Lack of sleep cannot be compensated by taking nutritional supplements, drinking energy drinks, or doing any physical therapy. Of course, it is not just athletes, but ordinary people should not neglect sleep and miss the anti-inflammatory factors released by the body in the early morning. Physical fatigue and pain.

Staying up late can cause muscle mass loss:

You probably know that having enough muscle mass can help you burn more fat. In addition to helping you burn more calories during training, this is because increasing muscle mass will increase your basal Stoffwechsel (BMR). Even if you don't do anything, your muscle mass can still help you burn fat.

 

Staying up late will cause you to lose muscle mass, reduce protein synthesis, and significantly increase cortisol. Increased cortisol will increase fat mass. In addition, the loss of muscle mass also reduces metabolism and calorie consumption.

Specific effects of sleep on athletic performance:

Impact of sleep deprivation on athletic performance and injury risk

Too little sleep affects an athlete's performance and recovery, potentially affecting their athletic ability, cognitive abilities such as submaximal strength or anaerobic capacity. Additionally, many studies have linked sleep duration to the risk of injury due to its effects on immune function and the nervous system. For example, a study by Milewski et al. analyzing 112 adolescent athletes showed that those who slept an average of less than 8 hours per night had a risk of injury that was 1.7 times greater than that of those who slept more than 8 hours. times. Another study on the relationship between sleep and injury risk analyzed 340 elite teenage athletes and found that those who slept more than eight hours a day were about 60 percent less likely to be injured. Additionally, another recently published study analyzing NCAA basketball players showed that athletes who don't sleep well are more likely to be injured. According to the study, for every extra hour of sleep, the risk of injury the next day was reduced by 43%.

 

Even a short period of poor sleep quality can be enough to impact athletic performance. For example, as early as 1994, there was literature showing that sleeping only 3 hours for three consecutive nights significantly decreased weightlifting performance (Bench Press, Leg Press and Deadlift).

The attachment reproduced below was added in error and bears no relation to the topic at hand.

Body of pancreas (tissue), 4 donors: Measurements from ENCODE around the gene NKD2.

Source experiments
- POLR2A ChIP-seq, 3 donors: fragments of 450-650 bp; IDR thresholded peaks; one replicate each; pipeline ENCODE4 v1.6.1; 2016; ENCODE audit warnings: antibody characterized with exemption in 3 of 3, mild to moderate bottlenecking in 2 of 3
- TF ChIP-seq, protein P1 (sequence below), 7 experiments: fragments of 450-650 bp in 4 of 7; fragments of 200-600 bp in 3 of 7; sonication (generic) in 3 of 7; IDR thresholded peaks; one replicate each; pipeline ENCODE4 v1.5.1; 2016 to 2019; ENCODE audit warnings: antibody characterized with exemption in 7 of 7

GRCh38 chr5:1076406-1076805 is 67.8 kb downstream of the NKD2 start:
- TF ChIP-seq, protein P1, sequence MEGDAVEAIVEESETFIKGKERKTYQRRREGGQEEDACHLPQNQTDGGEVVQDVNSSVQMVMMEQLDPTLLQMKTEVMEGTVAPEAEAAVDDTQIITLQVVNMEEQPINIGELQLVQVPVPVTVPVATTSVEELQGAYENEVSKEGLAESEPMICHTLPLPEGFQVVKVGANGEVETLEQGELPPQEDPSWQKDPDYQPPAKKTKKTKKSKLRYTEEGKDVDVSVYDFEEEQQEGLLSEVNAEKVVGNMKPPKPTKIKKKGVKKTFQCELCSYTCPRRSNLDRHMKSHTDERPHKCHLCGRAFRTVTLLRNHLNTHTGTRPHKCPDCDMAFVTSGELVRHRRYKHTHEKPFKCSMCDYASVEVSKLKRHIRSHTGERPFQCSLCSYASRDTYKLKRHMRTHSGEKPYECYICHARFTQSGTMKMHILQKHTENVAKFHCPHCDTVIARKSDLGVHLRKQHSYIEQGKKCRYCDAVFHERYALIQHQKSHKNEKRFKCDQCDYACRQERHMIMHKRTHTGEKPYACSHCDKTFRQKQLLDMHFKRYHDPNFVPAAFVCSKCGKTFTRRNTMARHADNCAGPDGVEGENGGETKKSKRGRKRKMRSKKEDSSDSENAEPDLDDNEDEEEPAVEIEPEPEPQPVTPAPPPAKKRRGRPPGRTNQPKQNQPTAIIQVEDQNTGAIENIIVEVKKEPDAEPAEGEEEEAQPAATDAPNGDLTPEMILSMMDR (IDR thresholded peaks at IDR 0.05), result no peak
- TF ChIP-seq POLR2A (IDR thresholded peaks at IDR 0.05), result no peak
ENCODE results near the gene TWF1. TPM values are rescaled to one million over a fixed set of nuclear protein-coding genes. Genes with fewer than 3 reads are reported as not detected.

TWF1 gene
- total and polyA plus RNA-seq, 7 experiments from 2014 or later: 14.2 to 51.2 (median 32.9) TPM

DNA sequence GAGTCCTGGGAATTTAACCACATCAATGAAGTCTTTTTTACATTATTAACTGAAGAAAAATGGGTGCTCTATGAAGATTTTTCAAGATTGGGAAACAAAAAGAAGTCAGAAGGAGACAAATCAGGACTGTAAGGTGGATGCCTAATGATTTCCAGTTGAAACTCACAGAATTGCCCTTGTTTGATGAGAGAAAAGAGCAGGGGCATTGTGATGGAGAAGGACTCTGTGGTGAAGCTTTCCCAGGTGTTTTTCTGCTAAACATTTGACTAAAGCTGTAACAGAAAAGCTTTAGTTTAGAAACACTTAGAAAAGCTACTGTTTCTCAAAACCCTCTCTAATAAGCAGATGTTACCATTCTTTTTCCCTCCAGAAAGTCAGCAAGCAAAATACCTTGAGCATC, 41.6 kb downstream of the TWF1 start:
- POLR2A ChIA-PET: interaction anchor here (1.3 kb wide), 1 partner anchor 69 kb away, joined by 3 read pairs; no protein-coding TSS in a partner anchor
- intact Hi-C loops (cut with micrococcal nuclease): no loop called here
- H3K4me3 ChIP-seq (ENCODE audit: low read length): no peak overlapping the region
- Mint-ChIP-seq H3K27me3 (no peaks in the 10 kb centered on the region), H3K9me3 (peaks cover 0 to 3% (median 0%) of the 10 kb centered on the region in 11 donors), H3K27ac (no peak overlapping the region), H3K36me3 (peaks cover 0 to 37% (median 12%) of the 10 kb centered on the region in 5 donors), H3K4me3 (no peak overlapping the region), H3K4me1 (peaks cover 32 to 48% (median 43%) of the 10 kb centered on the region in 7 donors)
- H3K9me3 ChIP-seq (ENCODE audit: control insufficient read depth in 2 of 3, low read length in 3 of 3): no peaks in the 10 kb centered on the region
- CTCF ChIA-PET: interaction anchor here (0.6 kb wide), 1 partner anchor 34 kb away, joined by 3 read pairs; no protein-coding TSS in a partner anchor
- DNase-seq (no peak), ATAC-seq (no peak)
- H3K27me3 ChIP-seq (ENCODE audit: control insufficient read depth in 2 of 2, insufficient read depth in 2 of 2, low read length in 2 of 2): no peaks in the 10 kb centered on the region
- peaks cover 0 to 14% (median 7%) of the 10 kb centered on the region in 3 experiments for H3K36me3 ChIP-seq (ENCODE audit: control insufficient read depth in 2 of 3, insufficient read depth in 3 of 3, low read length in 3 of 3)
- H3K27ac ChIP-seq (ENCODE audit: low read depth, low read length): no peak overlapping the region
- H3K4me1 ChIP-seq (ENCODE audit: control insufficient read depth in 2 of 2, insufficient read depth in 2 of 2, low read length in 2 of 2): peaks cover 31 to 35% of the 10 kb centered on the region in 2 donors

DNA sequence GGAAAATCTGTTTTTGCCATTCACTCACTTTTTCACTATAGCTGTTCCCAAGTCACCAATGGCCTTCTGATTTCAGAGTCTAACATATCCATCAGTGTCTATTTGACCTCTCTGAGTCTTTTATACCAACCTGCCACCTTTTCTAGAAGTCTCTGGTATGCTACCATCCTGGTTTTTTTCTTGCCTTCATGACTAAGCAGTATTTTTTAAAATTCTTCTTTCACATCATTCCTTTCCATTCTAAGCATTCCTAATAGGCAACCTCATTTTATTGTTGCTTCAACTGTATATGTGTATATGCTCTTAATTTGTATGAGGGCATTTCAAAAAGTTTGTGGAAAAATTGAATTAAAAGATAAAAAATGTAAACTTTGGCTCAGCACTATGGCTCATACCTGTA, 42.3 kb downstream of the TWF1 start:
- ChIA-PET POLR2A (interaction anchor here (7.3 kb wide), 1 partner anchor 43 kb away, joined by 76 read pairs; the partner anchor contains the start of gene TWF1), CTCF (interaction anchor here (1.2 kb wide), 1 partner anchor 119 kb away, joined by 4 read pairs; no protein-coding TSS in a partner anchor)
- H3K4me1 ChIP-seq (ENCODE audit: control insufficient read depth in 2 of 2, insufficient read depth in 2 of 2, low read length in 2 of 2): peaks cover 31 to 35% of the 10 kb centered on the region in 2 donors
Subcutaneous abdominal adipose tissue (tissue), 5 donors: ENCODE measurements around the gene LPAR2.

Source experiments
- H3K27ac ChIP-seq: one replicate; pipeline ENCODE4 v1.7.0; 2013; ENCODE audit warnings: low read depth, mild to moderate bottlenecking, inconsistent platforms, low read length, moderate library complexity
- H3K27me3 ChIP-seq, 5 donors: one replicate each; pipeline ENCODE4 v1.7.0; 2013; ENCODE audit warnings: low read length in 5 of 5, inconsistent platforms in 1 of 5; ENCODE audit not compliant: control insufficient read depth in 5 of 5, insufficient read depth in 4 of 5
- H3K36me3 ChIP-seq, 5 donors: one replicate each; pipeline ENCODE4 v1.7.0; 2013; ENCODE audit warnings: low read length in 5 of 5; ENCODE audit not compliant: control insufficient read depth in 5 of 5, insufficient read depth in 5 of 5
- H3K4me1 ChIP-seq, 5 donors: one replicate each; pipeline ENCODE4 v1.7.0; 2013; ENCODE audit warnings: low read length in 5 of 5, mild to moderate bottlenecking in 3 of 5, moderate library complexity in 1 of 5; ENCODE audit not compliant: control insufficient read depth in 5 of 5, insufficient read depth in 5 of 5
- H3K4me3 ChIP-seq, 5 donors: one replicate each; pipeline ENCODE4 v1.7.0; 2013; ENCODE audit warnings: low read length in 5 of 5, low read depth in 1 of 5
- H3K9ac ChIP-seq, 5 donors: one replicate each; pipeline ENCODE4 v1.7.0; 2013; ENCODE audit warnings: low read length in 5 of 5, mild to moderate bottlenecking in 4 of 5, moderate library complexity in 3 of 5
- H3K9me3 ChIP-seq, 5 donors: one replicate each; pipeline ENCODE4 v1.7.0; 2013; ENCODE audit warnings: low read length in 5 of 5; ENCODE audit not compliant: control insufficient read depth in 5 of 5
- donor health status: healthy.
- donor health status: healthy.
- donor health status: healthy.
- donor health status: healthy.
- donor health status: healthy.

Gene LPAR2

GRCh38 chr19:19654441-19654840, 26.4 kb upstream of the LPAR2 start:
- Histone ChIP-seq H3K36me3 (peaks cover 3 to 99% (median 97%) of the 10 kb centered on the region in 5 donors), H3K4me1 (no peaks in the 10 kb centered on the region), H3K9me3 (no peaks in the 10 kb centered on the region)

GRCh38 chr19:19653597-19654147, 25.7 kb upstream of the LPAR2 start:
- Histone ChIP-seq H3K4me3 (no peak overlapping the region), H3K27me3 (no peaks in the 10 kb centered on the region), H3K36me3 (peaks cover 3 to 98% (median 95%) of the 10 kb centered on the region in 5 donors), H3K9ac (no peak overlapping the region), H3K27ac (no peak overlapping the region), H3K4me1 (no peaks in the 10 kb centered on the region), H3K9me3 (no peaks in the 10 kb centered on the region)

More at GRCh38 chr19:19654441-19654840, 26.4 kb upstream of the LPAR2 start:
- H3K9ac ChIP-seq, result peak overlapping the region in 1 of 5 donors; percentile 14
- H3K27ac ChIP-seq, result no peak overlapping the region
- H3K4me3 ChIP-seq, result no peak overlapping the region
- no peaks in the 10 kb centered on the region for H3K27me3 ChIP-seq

Später Australian scholar Dr. Melissa Skein published another study in 2011, which found that the sprint performance of 10 ball strength athletes dropped significantly after 30 hours of sleep deprivation. Researchers say this may be related to a decrease in muscle glycogen and an increase in emotional stress.

3. Sleep and exercise endurance

An article published in 2009 by British scholar Dr. Samuel Oliver and his team compared the performance of 11 runners in a 30-minute endurance run during normal sleep and after 24 hours of sleeplessness [Note 3]. The results also show that staying awake for 24 hours will reduce the running distance and make exercise more strenuous.

Letzte Worte

To sum up, according to a recent review published by experts in the British Journal of Sports Medicine, the optimal sleep time for teenagers is 8 to 10 hours, and for healthy adults is 7 to 9 hours. However, experts suggest that athletes need more Allow more time to recover from the physical and psychological demands of physical exercise. Therefore, in order to have a good night's sleep, one can follow different sleep hygiene habits, such as avoiding stimulants like caffeine, alcohol and greasy food before bed, making sure to get more sun during the day, and developing relaxation habits before bed (such as breathing cycle or meditate), reduce screen time before bed, or rest in a well-ventilated, dark, quiet environment. In addition, many studies have also shown that adequate sleep can improve cognitive judgment, pain perception, immune system, nutritional metabolism and endocrine function, etc., which is beneficial to athletes' overall health and daily training.

In summary, sleep plays a critical role in athlete health and performance, and responsible physicians and coaches should be aware of the potential effects associated with high-level athletic practice and work to predict and eliminate them.